TACOMA, Washington – Roger Rader’s family and friends gathered in the front yard of the family house here July 18 to remember his irascible personality but also his unwavering, lifelong fight for trade union rights, civil rights and socialism.

Rader, who had been a member of United Boilermakers Local 502, died here May 7 at age 80. He had been forced to retire in 1981 after a serious job injury that would have incapacitated a less-determined person. Together with 97-year old Jim Cassidy, Roger distributed the PWW at the unemployment office in Tacoma for many years. He was a co-founder of the Boilermakers Old Timers Club, helped set up an unemployed workers’ center in Tacoma, worked for civil rights and world peace and was active until the end of his life in Jobs with Justice (JwJ).

The Pierce County JwJ released an obituary that said, in part, “Roger O’Rader – as he oft said his name – was a character in a Local 502 baseball cap that never let a meeting go by without saying, ‘If you don’t hang together, you’ll hang separately,’ accompanied by banging on the table with his fist.”

This ritual became such a celebrated occurrence, the obit continued, “that JwJ members would all bang our fists in unity, from Labor Council president to student activists, after Roger O’Rader’s once-a-meeting statement made at unpredictable times.”

He was an “irascible fellow” who knew “what each struggle was about without much explanation,” the JwJ obit added. “Despite health obstacles, he chipped in at protests and phonebanks when he could.”

At the memorial, his youngest brother, Duwayne, told the crowd Roger “was goodhearted to a fault. There were plenty of times I wish he had been a little goodhearted to himself.” Duwayne told of Roger’s birth in Tacoma Feb. 27, 1929, a few months before the stock market crash and the family’s move to Montana where they “nearly starved” before returning to Tacoma in 1940 where Guy Rader found work in the shipyards.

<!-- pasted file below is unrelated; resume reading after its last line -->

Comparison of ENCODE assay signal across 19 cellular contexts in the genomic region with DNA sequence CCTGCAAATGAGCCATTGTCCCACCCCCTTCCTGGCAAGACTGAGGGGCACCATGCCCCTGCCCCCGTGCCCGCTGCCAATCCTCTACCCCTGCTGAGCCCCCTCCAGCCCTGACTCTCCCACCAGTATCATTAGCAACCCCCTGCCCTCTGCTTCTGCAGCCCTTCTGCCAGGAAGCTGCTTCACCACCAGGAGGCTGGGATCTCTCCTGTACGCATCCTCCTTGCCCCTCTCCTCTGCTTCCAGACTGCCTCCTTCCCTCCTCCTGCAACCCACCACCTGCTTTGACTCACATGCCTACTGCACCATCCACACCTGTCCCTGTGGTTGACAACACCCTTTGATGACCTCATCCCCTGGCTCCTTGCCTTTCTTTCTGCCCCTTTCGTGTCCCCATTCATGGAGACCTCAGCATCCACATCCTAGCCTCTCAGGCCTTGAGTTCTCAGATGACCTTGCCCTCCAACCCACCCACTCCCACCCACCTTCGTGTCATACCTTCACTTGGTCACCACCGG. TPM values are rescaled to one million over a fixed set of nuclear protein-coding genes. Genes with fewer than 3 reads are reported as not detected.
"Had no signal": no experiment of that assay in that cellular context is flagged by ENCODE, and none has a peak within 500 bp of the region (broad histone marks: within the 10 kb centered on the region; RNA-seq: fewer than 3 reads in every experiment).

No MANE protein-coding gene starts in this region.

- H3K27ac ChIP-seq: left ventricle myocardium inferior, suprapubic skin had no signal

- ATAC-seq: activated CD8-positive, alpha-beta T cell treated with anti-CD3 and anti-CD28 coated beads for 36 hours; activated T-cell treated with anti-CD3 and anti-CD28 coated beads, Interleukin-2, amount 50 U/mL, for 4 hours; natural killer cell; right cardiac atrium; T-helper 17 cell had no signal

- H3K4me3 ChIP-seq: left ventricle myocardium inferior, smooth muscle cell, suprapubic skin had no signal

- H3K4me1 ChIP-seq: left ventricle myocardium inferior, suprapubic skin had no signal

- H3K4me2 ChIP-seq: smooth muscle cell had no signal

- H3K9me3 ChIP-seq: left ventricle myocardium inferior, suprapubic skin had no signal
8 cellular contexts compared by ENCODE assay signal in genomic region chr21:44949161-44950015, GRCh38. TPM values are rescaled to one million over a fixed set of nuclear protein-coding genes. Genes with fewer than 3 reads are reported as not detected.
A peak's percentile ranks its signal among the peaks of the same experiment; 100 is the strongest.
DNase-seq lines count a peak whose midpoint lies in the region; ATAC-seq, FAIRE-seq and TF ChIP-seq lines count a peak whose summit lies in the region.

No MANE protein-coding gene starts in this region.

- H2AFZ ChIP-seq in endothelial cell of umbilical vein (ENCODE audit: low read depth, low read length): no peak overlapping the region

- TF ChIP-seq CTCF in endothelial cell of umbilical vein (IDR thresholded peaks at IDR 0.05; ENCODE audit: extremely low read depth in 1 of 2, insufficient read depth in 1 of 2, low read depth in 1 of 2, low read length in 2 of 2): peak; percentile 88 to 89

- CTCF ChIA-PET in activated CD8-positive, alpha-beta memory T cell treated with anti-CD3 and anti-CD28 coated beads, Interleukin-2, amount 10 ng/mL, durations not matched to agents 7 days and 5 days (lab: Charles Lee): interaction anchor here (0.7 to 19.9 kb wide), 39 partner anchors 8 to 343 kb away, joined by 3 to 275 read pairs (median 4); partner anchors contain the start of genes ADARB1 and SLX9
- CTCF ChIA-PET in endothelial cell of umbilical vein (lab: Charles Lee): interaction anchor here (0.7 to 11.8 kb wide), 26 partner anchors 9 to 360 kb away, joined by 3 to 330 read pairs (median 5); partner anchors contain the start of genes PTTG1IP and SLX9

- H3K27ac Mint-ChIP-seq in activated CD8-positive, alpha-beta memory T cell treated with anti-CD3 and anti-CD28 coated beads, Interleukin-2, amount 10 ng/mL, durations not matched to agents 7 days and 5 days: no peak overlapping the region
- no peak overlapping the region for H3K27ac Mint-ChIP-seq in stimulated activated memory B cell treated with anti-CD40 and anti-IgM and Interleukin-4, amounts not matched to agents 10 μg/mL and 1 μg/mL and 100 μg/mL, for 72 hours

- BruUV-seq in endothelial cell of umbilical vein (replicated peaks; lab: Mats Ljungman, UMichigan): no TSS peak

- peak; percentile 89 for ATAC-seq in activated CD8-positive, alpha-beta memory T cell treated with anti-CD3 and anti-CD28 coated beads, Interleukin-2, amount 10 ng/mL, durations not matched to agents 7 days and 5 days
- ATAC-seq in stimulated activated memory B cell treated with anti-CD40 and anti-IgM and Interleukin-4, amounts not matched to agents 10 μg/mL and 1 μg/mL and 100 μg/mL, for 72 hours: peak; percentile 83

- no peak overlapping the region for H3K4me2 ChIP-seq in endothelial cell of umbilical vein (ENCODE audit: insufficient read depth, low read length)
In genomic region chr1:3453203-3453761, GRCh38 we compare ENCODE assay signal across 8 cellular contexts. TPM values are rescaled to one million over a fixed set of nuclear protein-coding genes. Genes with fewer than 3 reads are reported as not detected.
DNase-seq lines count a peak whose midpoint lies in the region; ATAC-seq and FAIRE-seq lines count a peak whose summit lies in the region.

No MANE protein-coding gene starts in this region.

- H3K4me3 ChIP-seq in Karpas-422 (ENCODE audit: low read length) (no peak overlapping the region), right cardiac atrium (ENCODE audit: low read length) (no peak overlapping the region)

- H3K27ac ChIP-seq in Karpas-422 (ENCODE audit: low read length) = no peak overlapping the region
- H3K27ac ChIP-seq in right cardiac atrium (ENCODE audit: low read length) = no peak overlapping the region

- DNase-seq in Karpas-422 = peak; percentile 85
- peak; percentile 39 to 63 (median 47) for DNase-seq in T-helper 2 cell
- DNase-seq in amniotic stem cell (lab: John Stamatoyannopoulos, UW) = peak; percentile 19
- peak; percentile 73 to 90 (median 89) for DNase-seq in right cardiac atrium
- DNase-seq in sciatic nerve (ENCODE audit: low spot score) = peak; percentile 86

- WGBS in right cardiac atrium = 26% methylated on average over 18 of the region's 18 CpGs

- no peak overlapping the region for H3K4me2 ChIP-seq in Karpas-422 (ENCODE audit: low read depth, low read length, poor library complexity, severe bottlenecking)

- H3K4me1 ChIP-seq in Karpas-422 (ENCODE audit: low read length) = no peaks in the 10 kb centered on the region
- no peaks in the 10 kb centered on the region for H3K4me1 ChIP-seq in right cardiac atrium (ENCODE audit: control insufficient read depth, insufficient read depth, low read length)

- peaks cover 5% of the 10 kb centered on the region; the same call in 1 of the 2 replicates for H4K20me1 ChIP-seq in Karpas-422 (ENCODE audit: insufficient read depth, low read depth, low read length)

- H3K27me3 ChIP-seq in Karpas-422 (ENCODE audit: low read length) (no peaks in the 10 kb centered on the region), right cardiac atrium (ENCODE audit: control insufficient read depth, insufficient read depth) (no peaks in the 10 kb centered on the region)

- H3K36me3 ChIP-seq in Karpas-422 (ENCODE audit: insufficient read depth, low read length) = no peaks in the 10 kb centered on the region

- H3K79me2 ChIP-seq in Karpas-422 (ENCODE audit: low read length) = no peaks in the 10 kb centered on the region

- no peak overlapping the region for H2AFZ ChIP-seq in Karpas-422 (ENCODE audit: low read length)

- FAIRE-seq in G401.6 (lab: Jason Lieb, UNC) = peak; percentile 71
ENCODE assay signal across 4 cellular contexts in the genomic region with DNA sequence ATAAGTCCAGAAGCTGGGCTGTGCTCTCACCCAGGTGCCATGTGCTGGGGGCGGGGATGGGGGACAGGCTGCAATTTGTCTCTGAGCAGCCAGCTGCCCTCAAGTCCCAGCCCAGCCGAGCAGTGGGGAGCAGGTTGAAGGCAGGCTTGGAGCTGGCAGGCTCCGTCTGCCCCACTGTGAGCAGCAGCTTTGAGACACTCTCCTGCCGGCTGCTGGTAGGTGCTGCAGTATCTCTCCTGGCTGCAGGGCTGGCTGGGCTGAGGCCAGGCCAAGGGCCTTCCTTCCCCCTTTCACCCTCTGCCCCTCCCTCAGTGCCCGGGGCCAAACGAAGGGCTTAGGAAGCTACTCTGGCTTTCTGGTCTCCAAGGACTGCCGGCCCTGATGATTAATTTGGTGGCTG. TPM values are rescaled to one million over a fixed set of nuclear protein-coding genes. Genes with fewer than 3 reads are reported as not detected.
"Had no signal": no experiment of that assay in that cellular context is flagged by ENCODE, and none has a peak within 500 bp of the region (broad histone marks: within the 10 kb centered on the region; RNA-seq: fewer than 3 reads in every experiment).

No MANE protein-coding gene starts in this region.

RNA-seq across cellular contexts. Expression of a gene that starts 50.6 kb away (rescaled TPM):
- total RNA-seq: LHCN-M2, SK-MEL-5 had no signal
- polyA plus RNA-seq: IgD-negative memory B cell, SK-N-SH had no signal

Roger’s younger brother, Keith, called him a “romantic” always “chasing the golden rainbow” including improbable inventions like an “automatic raspberry picker.”

Max Rader said he accompanied his elder brother into the mountains where Roger had staked gold claims that did not pan out. He was drafted into the U.S. Army but broke his ankle and thus avoided deployment overseas. The military gave him a psychological test and found he had an IQ of 166, Max said. “They said he ought to be in the officer corps. No way! He got out and went to welding school and retired from the shipyard as a welder.”

Singer June Kilgore, a family friend, said she met Rader in the early 1950s. “He had such a kind heart and generous spirit,” she said. “All of his ideas were aimed at saving the planet and making things better for people.” In his honor she sang, “Simple Gifts,” the Shaker hymn.

His nephew, Kevin, said, “He always helped out everyone. That was Roger.”

Pushkara Sally Ashford said she met Rader in her early teens when they both sang with a group called “The Wayfarers” adding, “He was like the sun coming in the door. There was something very warm and bright about Roger.” People describe him as a “boy who never grew up,” she said. “But he always had a consciousness of the group. He was an original thinker but also a collective thinker.”

Ashford’s mother, Irene Hull, 96, was trying to recall, out loud, the names of the organizations Rader was active in. A chorus called out, “Jobs with Justice” “Fellowship of Reconciliation” “Washington Network” and “The Communist Party.”

Hull nodded, “That’s it…Til his dying day he was active in those organizations.”

PWW writer, Tim Wheeler, said his mother once told him the Rader family, Guy and Bernice, and their seven children, were “Salt of the Earth,” solidly working class, always in struggle for union rights, civil rights and socialism. Roger and his family, he said, worked to elect Barack Obama and now were fighting for universal health care reform.

Roger Rader was predeceased by his former wife, Marge, his former wife Betty and his sisters Norma and Wanda. He is survived by his daughter Laurie, grandchildren Kendra and Quinn, and brothers Keith, Neil, Max and Duwayne and numerous nieces and nephews.

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